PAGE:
Medacs Healthcare

AUG 29/2013

NICE issues acute kidney injury guidelines

The National Institute for Health and Care Excellence (NICE) has issued new guidelines which will help to prevent, detect and treat acute kidney injury (AKI).

It promises to save thousands of lives and hundreds of millions of pounds each year, largely by improving the education of healthcare workers across a wide range of specialities, raising awareness in multiple departments.

AKI is a condition which affects one in six people who are admitted to hospital and can lead to death in one in four cases, despite being a completely preventable illness.

According to the NICE guidelines, everyone from those working in renal units to chief executives and people in healthcare assistant roles would be affected by the changes.

Conservative estimates suggest that the NHS currently spends more on breast cancer, or lung cancer and skin cancer combined on treating AKI, with figures claimed to be between £434 million and £620 million.

In order to reduce the number of fatalities it is essential that medical professionals detect AKI early, thereby reducing the likelihood of the patient's condition becoming critical and kidneys shutting down.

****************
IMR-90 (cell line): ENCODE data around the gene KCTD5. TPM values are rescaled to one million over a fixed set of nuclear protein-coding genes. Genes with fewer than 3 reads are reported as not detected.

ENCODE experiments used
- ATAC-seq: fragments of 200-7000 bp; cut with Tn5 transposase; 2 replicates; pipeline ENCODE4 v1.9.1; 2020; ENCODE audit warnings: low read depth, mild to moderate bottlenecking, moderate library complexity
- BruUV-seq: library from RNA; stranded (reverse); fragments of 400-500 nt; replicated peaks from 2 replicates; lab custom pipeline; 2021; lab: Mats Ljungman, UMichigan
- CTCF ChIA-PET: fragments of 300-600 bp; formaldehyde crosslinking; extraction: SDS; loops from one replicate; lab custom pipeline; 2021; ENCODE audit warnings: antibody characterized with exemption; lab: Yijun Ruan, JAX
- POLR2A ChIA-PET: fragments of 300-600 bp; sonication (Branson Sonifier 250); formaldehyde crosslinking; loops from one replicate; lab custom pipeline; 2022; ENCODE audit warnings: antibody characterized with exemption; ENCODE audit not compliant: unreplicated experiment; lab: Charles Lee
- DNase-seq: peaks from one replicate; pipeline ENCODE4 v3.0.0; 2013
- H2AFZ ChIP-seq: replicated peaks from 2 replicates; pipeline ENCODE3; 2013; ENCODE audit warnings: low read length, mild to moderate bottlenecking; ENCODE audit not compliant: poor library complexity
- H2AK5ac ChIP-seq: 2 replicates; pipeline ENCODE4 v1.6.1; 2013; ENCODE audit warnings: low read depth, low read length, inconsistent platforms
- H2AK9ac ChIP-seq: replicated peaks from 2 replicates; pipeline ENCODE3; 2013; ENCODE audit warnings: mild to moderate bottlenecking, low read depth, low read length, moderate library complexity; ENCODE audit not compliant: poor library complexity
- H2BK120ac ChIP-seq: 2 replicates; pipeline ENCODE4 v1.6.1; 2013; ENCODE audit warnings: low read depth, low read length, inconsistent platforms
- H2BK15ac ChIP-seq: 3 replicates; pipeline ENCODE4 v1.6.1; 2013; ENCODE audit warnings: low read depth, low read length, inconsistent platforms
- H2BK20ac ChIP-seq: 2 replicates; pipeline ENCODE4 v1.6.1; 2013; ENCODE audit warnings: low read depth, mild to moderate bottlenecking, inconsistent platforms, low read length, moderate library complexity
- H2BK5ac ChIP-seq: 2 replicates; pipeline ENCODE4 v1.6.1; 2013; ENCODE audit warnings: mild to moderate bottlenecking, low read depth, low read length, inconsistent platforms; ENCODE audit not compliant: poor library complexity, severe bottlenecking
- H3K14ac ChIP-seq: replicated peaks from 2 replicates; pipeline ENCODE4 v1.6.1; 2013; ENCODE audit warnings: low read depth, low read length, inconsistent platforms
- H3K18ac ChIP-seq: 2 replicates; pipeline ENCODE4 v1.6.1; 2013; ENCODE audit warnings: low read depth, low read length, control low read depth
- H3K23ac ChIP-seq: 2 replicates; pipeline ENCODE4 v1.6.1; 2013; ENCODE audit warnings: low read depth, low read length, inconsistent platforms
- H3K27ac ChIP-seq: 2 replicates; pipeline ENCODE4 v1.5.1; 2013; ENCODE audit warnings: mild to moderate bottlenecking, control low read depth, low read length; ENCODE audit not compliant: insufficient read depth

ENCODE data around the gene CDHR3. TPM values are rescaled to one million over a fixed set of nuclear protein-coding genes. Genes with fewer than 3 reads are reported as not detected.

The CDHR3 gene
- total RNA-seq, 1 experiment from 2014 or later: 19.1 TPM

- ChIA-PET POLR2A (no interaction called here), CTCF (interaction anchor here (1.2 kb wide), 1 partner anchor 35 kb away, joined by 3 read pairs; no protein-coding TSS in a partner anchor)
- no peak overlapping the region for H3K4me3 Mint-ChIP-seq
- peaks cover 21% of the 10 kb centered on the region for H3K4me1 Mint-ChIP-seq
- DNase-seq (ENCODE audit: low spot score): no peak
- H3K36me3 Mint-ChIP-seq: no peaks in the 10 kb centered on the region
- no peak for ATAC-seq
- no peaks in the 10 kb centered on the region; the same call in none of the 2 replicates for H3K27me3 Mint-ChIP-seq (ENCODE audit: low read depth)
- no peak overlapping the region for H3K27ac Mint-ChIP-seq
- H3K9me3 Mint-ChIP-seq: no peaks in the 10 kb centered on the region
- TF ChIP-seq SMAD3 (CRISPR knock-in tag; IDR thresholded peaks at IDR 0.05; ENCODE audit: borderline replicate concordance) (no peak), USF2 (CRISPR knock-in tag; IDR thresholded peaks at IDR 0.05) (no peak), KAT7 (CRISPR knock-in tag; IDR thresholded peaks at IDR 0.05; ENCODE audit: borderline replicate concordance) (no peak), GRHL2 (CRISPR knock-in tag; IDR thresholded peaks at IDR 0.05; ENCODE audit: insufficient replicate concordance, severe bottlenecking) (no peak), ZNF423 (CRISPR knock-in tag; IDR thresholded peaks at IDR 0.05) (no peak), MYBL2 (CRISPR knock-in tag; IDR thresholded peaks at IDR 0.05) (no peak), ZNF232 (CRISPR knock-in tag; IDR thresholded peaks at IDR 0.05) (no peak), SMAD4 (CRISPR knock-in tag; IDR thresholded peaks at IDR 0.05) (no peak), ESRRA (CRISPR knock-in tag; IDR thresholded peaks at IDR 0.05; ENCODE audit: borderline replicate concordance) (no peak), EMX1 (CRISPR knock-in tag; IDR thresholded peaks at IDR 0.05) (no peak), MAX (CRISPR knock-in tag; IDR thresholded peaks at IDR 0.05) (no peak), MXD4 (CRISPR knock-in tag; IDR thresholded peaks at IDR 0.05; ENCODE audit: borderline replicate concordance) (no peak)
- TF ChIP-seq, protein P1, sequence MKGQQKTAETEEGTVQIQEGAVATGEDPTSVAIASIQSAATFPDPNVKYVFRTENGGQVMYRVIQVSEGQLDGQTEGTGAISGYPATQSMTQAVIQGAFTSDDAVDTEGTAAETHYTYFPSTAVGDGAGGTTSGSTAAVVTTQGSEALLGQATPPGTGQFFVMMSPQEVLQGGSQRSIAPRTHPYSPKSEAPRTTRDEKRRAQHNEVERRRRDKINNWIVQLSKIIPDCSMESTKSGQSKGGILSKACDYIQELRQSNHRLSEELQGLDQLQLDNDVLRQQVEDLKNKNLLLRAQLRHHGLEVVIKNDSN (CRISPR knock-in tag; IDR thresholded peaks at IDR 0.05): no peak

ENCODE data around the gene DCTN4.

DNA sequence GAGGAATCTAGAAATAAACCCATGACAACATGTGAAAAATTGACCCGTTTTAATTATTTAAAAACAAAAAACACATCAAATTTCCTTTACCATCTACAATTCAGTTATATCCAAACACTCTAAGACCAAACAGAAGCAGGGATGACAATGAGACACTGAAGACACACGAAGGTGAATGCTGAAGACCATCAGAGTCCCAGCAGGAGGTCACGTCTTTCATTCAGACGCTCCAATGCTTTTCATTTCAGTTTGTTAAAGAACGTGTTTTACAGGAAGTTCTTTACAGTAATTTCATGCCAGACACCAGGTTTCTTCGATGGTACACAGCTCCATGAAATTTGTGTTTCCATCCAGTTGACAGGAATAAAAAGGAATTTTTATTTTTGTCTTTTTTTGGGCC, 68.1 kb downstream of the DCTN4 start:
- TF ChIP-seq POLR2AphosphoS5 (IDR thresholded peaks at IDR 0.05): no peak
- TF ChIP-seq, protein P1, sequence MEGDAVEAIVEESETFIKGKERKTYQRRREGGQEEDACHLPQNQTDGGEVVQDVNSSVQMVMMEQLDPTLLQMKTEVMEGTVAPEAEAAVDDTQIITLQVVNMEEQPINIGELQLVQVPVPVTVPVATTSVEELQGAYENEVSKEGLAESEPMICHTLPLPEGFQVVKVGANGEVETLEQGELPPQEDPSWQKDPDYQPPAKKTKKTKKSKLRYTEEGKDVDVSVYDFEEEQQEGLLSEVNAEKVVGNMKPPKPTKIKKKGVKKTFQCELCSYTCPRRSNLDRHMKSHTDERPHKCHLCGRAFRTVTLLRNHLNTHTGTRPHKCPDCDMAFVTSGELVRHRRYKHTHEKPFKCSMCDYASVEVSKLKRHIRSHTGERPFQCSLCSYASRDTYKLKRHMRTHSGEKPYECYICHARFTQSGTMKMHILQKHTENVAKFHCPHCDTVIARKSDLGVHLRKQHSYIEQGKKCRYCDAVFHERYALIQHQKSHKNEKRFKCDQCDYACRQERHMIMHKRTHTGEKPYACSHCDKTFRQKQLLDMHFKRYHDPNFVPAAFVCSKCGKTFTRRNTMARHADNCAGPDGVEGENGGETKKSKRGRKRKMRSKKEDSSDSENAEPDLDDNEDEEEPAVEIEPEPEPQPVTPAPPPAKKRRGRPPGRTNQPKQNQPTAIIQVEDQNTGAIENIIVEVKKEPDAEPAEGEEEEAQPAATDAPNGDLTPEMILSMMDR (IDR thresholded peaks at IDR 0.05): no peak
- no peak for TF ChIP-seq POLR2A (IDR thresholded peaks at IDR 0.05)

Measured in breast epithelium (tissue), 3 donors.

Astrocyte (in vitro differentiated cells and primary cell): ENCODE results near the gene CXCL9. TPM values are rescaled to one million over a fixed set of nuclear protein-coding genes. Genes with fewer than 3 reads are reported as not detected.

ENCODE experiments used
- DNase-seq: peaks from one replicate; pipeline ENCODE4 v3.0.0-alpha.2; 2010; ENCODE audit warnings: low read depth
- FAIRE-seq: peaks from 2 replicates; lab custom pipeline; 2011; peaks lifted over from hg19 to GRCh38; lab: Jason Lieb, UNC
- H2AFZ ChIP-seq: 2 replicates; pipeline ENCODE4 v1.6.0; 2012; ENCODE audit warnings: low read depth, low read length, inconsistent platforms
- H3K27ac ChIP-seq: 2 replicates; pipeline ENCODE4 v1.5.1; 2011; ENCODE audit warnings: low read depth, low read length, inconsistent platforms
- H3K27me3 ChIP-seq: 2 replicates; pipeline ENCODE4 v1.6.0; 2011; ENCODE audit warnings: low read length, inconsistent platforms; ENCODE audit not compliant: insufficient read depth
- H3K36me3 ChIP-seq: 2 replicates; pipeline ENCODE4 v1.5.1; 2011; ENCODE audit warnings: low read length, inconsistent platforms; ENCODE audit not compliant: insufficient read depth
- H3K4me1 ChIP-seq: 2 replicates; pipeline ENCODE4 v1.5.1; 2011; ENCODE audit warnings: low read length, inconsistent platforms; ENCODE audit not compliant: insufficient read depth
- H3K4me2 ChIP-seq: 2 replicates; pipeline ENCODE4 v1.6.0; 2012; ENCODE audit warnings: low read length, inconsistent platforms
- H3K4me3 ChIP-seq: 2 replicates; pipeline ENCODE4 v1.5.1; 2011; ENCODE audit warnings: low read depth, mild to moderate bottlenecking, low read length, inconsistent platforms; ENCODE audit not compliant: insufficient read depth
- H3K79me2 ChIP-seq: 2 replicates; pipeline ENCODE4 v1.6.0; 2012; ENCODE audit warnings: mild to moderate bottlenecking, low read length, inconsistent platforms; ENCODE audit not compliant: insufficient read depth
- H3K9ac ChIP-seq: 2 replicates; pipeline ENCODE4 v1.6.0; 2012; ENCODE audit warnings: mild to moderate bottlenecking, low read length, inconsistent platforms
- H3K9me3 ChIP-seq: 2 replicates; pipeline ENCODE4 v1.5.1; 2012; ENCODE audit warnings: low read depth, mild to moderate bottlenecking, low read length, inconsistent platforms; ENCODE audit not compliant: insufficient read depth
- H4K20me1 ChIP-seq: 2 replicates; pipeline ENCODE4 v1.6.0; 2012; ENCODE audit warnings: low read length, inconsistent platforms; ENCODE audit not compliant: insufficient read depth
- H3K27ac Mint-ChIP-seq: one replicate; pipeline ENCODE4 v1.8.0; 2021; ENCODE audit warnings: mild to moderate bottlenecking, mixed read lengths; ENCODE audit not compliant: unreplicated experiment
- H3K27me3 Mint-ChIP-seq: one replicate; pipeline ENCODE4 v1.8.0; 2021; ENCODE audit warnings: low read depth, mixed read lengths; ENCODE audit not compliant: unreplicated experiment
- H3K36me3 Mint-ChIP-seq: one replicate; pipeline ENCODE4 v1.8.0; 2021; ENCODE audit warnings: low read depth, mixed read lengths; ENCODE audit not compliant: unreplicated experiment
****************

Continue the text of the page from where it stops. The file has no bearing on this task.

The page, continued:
This involves monitoring patient's kidney function, including checking hydration levels and how regular they pass urine.

Commenting on the new guidelines, Dr Mark Thomas, consultant physician and nephrologist at the Heart of England NHS Foundation Trust and chair of the Guideline Development Group, stressed the excellent job many hospitals and healthcare professionals have been doing in detecting AKI, however more stringent guidelines would be beneficial to achieve best practice everywhere.

Dr Thomas said: "The NICE recommendations give the NHS clear advice to reduce the number of avoidable deaths through acute kidney injury.

"Trusts that already perform to an excellent standard are encouraged to share their good practice and those that have not been performing so well are encouraged to ensure that AKI is taken seriously and their staff are well trained in the prevention and detection of the condition."


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